- Insecure Devices: BYOPC policies enable employees to use devices not owned or managed by the corporate IT department. These devices may not be compliant with corporate security policies — lacking antivirus, lagging on security updates, or insecurely configured — increasing the probability of a malware infection or data breach.
- Lost and Stolen Systems: A BYOPC policy increases the probability that devices will be used outside of the office and travel between locations. As a result, the risk that these devices will be lost or stolen may be higher than with company-owned devices.
- Dual-Use Devices: BYOPC means that employees will use the same device for business and personal purposes. This increases the risk that corporate data or applications will be exposed to malware or that an unauthorized user — such as a spouse, child, or friend — will have access to company data and applications.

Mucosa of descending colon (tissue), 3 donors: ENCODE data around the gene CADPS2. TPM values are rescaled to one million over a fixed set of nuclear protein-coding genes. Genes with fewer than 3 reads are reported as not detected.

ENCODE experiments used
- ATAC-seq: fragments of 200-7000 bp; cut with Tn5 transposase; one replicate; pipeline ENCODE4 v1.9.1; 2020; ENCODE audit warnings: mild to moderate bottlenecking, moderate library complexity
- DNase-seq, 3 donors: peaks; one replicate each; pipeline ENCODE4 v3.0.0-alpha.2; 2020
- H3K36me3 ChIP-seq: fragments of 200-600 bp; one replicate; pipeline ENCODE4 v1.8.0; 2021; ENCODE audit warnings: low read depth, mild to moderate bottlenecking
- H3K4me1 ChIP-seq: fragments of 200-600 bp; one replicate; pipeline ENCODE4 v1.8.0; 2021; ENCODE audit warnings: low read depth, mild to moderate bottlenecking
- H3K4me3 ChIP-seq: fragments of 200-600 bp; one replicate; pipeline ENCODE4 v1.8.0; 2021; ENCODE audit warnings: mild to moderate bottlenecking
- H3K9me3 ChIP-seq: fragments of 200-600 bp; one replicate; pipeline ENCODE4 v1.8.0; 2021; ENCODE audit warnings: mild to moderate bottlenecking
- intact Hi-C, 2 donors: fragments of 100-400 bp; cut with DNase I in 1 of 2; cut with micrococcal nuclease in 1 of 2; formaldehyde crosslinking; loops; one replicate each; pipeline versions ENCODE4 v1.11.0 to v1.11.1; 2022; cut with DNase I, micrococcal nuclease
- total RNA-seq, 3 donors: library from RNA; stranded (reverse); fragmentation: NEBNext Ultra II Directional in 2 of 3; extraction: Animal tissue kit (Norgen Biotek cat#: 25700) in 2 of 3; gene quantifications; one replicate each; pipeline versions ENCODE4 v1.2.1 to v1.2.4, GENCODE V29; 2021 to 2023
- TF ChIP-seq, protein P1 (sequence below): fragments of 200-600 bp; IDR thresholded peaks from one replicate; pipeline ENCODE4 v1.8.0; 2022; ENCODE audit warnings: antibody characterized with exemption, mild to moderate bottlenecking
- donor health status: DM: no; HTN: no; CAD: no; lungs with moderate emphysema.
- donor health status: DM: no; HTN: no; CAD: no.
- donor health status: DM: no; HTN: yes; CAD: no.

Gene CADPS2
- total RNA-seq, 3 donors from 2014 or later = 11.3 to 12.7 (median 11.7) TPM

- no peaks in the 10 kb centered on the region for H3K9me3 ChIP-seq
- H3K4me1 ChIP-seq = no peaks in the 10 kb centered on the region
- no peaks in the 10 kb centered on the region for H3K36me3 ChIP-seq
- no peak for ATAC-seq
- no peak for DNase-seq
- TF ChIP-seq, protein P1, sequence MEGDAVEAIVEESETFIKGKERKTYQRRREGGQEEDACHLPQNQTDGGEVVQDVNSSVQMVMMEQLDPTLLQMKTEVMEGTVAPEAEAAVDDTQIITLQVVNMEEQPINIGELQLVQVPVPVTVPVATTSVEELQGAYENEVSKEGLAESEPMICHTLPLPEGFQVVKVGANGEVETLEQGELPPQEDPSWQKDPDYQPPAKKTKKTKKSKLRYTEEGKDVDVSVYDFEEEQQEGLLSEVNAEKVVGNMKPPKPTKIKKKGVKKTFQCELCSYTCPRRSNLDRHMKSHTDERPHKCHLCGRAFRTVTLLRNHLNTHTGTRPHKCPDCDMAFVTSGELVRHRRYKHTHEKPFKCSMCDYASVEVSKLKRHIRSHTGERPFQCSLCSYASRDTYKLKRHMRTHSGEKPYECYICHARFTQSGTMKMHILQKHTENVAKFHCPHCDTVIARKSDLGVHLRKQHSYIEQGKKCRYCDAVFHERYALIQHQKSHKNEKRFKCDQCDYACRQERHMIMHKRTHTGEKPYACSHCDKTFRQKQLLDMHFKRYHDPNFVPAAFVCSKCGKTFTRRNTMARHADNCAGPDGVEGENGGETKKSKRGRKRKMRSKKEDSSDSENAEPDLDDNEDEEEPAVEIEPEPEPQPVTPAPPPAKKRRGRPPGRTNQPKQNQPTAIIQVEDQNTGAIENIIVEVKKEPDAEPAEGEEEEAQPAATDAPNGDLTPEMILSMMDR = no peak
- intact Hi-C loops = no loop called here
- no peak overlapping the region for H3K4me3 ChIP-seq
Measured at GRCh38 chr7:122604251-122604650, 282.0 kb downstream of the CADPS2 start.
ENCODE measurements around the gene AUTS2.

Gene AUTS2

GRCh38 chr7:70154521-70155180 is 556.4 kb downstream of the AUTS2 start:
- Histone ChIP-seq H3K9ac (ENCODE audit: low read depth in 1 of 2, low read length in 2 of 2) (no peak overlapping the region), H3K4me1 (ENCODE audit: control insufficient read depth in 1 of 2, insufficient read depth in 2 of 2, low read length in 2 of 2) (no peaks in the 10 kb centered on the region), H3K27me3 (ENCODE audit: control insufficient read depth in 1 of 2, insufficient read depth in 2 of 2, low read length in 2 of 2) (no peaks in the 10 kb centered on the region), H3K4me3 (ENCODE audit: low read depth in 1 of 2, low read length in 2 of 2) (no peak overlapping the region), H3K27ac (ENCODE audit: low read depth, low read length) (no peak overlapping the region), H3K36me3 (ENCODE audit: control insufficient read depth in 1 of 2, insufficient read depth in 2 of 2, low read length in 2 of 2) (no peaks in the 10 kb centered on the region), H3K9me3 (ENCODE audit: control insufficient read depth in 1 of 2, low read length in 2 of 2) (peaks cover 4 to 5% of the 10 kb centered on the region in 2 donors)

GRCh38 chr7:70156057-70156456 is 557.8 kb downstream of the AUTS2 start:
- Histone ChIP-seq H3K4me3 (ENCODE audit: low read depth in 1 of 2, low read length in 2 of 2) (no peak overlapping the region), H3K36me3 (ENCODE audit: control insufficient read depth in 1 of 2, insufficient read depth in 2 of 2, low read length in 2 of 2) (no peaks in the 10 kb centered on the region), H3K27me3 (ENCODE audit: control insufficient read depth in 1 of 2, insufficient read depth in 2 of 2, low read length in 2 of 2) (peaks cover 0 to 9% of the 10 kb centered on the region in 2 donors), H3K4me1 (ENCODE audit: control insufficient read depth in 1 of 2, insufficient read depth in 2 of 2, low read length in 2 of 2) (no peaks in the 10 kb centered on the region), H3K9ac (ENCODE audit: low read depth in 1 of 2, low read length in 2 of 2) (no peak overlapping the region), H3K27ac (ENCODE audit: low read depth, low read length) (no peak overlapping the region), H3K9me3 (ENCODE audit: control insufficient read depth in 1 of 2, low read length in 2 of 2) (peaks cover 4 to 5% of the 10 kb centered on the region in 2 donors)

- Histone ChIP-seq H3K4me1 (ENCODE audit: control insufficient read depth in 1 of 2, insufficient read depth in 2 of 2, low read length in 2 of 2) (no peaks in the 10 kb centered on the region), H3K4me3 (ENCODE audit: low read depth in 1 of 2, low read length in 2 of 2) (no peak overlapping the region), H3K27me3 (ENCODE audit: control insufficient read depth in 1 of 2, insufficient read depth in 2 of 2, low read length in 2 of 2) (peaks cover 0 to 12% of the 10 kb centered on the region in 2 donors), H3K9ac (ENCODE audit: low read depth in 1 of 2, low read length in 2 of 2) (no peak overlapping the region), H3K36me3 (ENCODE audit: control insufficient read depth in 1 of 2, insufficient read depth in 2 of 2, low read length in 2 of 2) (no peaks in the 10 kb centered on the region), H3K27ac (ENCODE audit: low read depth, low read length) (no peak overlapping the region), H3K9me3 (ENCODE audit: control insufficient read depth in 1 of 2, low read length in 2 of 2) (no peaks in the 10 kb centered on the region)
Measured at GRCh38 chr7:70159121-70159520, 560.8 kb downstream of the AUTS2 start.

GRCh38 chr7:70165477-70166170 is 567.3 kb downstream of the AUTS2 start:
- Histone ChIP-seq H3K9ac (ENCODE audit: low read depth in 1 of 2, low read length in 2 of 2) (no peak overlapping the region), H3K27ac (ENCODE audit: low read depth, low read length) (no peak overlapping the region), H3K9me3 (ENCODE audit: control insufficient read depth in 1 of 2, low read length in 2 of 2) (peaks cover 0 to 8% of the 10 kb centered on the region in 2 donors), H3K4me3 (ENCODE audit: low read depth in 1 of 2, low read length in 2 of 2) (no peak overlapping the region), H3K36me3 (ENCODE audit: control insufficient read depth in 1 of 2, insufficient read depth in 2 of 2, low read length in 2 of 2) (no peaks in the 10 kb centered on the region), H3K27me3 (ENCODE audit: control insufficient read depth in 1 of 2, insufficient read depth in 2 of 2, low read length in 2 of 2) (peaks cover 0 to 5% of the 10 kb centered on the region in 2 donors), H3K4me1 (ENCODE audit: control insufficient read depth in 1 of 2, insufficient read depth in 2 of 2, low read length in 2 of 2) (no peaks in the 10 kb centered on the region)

- Departing Employees: When an employee leaves the organization, the company can reclaim corporate devices, reducing the risk that sensitive corporate data will be lost. However, if company data is stored on a device owned by a departing employee, they may take the data with them when leaving the organization.
The Gartner Hype Cycle for Endpoint Security indicates that BYOPC Security is maturing as companies accept that BYOPC will be a crucial part of their business practices in the future. Support for BYOPC is key for sustainable remote work, and companies need to ensure that employees can work remotely from personal devices. This includes implementing a range of security controls including multi-factor authentication (MFA), endpoint security, and solutions that protect their cloud data and environments from potential attacks by compromised BYOPC devices.